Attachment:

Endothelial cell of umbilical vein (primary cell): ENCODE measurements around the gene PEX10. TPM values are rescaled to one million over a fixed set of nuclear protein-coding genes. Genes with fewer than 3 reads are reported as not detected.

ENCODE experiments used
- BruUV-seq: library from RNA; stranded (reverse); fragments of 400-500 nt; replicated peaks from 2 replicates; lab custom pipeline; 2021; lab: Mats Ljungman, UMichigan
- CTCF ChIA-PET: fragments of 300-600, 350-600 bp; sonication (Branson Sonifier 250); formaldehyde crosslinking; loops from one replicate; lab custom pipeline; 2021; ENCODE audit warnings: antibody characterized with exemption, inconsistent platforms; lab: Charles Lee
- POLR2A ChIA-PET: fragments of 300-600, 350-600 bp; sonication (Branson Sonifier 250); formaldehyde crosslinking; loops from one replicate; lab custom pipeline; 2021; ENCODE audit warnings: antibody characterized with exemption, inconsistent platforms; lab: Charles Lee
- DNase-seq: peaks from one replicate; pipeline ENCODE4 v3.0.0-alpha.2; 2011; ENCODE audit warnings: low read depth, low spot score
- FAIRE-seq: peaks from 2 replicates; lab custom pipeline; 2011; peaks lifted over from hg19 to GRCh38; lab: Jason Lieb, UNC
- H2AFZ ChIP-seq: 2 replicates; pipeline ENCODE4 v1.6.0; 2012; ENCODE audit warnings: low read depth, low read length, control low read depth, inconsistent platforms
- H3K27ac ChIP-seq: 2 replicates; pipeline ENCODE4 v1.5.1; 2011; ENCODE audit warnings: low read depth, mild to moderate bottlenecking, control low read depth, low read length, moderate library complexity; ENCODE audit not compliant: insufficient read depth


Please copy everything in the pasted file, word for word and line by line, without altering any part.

Endothelial cell of umbilical vein (primary cell): ENCODE measurements around the gene PEX10. TPM values are rescaled to one million over a fixed set of nuclear protein-coding genes. Genes with fewer than 3 reads are reported as not detected.

ENCODE experiments used
- BruUV-seq: library from RNA; stranded (reverse); fragments of 400-500 nt; replicated peaks from 2 replicates; lab custom pipeline; 2021; lab: Mats Ljungman, UMichigan
- CTCF ChIA-PET: fragments of 300-600, 350-600 bp; sonication (Branson Sonifier 250); formaldehyde crosslinking; loops from one replicate; lab custom pipeline; 2021; ENCODE audit warnings: antibody characterized with exemption, inconsistent platforms; lab: Charles Lee
- POLR2A ChIA-PET: fragments of 300-600, 350-600 bp; sonication (Branson Sonifier 250); formaldehyde crosslinking; loops from one replicate; lab custom pipeline; 2021; ENCODE audit warnings: antibody characterized with exemption, inconsistent platforms; lab: Charles Lee
- DNase-seq: peaks from one replicate; pipeline ENCODE4 v3.0.0-alpha.2; 2011; ENCODE audit warnings: low read depth, low spot score
- FAIRE-seq: peaks from 2 replicates; lab custom pipeline; 2011; peaks lifted over from hg19 to GRCh38; lab: Jason Lieb, UNC
- H2AFZ ChIP-seq: 2 replicates; pipeline ENCODE4 v1.6.0; 2012; ENCODE audit warnings: low read depth, low read length, control low read depth, inconsistent platforms
- H3K27ac ChIP-seq: 2 replicates; pipeline ENCODE4 v1.5.1; 2011; ENCODE audit warnings: low read depth, mild to moderate bottlenecking, control low read depth, low read length, moderate library complexity; ENCODE audit not compliant: insufficient read depth